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OF old sat Freedom on the heights,
The thunders breaking at her feet : Above her shook the starry lights:
She heard the torrents meet.
There in her place she did rejoice,
Self-gather'd in her prophet-mind, But fragments of her mighty voice
Came rolling on the wind.
Then stept she down thro' town and field
To mingle with the human race, And part by part to men reveal'd
The fullness of her face
Grave mother of majestic works,
From her isle-altar gazing down, Who, God-like, grasps the triple forks,
And, King-like, wears the crown:
Her open eyes desire the truth.
The wisdom of a thousand years Is in them. May perpetual youth
Keep dry their light from tears ;
That her fair form may stand and shine,
Make bright our days and light our dreams, Turning to scorn with lips divine
The falsehood of extremes !
LOVE thou thy land, with love far-brought
From out the storied Past, and used
Within the Present, but transfused Thro' future time by power of thought.
True love turn'd round on fixed poles,
Love, that endures not sordid ends,
For English natures, freemen, friends, Thy brothers and immortal souls.
But pamper not a hasty time,
Nor feed with crude imaginings
The herd, wild hearts and feeble wings, That every sophister can lime.
Deliver not the tasks of might
To weakness, neither hide the ray
From those, not blind, who wait for day, Tho' sitting girt with doubtful light.
Make knowledge circle with the winds;
But let her herald, Reverence, fly
Before her to whatever sky
Watch what main-currents draw the years :
Cut Prejudice against the grain :
But gentle words are always gain: Regard the weakness of thy peers :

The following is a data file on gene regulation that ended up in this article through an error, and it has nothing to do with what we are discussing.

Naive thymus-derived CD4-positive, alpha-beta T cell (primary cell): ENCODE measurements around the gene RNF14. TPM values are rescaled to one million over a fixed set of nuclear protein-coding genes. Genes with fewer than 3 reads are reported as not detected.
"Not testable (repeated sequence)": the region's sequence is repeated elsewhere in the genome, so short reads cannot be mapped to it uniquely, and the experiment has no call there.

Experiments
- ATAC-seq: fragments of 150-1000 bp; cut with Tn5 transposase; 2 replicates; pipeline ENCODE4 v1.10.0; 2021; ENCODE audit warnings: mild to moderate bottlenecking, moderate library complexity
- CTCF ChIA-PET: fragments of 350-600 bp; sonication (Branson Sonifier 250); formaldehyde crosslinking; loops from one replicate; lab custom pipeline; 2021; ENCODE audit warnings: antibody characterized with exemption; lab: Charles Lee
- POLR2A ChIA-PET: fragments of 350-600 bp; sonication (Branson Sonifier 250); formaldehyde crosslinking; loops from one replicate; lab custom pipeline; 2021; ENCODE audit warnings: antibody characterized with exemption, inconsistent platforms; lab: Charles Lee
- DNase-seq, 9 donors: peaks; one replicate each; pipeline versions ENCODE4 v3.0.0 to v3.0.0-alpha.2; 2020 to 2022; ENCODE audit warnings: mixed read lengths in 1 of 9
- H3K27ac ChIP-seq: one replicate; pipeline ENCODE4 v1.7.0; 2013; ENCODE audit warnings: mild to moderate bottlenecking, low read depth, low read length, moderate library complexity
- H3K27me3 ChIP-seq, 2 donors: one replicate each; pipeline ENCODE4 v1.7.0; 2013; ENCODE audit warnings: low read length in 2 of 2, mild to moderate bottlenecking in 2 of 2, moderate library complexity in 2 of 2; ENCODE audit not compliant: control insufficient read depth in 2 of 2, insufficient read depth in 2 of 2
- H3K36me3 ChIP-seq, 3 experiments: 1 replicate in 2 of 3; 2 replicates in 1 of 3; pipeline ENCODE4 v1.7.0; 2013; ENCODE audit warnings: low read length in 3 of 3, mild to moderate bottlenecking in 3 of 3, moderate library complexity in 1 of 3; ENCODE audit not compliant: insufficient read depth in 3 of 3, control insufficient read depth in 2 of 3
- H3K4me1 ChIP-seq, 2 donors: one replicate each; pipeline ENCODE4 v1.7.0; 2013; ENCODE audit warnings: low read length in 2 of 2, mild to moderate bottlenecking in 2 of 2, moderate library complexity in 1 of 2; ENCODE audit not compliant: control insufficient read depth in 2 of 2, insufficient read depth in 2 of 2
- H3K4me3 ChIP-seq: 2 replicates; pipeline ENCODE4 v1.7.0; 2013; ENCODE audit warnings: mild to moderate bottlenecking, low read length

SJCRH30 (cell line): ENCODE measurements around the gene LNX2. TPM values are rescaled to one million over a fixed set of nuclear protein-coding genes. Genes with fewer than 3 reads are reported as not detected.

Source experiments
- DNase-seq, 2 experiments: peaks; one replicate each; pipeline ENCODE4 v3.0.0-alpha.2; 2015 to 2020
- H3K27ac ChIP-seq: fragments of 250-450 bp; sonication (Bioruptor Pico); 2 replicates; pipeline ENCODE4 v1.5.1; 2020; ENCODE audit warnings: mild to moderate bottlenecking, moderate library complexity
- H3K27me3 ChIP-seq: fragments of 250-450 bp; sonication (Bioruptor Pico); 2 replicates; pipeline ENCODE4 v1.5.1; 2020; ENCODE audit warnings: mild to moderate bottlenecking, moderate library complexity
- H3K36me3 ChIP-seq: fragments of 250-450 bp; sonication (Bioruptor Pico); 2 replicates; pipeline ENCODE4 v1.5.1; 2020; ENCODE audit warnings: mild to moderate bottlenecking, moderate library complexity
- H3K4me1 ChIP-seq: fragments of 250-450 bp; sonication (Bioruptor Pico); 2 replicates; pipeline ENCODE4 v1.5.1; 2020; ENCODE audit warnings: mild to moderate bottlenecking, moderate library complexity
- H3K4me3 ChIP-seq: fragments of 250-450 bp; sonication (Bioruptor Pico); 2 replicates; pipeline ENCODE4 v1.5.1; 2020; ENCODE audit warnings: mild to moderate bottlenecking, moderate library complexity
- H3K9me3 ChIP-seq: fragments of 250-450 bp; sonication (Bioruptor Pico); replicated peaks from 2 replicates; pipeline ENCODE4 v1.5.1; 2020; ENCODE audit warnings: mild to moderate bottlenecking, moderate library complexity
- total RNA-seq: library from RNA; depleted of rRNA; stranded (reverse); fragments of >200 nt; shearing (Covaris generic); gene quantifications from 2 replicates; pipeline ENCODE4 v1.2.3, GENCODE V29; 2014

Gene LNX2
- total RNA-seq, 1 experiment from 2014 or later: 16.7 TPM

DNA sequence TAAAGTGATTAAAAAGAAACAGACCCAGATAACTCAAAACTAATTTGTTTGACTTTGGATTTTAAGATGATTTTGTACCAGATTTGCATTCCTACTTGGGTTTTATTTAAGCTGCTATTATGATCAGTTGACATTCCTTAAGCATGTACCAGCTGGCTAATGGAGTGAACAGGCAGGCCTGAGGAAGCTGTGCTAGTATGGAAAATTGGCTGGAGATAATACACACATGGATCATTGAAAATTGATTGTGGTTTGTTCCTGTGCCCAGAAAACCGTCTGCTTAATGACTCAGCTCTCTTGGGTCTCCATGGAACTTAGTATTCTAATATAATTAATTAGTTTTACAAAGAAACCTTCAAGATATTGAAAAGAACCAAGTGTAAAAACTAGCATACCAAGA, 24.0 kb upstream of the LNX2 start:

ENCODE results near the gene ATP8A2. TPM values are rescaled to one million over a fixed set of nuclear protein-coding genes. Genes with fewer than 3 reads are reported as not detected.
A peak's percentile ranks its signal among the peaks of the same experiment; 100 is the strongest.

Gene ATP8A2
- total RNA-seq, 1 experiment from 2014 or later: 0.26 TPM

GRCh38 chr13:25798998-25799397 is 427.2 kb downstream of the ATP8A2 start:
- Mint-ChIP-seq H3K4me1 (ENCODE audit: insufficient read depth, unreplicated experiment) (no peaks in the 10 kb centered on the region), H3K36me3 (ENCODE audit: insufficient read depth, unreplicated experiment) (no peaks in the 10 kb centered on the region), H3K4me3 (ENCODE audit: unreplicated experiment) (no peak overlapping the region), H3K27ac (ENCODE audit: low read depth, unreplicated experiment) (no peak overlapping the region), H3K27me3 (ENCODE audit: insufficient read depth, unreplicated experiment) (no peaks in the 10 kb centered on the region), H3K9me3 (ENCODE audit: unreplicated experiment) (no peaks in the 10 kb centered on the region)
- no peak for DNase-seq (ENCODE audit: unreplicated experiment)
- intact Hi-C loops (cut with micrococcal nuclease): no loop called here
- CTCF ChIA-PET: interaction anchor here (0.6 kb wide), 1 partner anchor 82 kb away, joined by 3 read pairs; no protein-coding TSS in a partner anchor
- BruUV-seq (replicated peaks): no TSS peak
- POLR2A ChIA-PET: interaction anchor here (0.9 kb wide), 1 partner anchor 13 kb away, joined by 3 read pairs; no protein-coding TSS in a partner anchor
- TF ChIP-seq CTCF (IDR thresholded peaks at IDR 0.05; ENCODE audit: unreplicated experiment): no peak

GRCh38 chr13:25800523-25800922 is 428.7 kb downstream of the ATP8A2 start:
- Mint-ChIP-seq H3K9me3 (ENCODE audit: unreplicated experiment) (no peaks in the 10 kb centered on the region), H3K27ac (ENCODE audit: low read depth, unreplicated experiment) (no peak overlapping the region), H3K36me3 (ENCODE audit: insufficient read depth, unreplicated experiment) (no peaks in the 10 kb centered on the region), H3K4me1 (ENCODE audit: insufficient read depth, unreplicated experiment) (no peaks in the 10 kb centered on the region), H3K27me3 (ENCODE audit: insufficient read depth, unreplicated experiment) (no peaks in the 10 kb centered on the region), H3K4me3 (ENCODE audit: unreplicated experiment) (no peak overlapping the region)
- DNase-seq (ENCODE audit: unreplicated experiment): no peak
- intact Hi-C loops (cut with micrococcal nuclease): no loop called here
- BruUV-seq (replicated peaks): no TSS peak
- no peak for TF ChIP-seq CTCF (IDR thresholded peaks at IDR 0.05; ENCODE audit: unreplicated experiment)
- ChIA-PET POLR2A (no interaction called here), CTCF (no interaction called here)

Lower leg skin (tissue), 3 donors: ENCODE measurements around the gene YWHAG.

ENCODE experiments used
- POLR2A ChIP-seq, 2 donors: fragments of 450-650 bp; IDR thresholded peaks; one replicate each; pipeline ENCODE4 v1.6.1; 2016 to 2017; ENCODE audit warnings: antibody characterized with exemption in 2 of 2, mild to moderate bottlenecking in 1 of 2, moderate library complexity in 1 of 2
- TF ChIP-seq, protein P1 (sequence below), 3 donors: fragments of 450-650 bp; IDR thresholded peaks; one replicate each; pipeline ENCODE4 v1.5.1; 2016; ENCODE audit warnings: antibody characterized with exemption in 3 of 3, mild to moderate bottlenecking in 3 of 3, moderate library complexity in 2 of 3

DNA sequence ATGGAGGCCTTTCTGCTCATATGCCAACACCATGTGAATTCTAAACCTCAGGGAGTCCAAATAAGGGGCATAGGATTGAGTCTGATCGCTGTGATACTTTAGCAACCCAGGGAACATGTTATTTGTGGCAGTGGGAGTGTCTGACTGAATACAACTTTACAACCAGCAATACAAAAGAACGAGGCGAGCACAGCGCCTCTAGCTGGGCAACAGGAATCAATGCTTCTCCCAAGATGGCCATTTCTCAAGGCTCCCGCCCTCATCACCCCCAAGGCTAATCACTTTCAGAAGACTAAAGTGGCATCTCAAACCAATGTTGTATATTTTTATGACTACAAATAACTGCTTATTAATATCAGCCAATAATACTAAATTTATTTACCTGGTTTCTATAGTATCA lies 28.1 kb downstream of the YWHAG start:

Nor toil for title, place, or touch
Of pension, neither count on praise :
It grows to guerdon after-days: Nor deal in watch-words overmuch;
Not clinging to some ancient saw ;
Not master'd by some modern term;
Not swift nor slow to change, but firm: And in its season bring the law;
That from Discussion's lip may fall
With Life, that, working strongly, binds
Set in all lights by many minds, To close the interests of all.
For Nature also, cold and warm,
And moist and dry, devising long,
Thro' many agents making strong, Matures the individual form.
Meet is it changes should control
Our being, lest we rust in ease.
We all are changed by still degrees, All but the basis of the soul.
So let the change which comes be free
To ingroove itself with that, which flies,
And work, a joint of state, that plies Its office, moved with sympathy.
A saying, hard to shape in act;
For all the past of Time reveals
A bridal dawn of thunder-peals, Wherever Thought hath wedded Fact.
Ev'n now we hear with inward strife
A motion toiling in the gloom
The Spirit of the years to come Yearning to mix himself with Life.
A slow-develop'd strength awaits
Completion in a painful school;
Phantoms of other forms of rule, New Majesties of mighty States
The warders of the growing hour,
, And round them sea and air are dark With great contrivances of Power.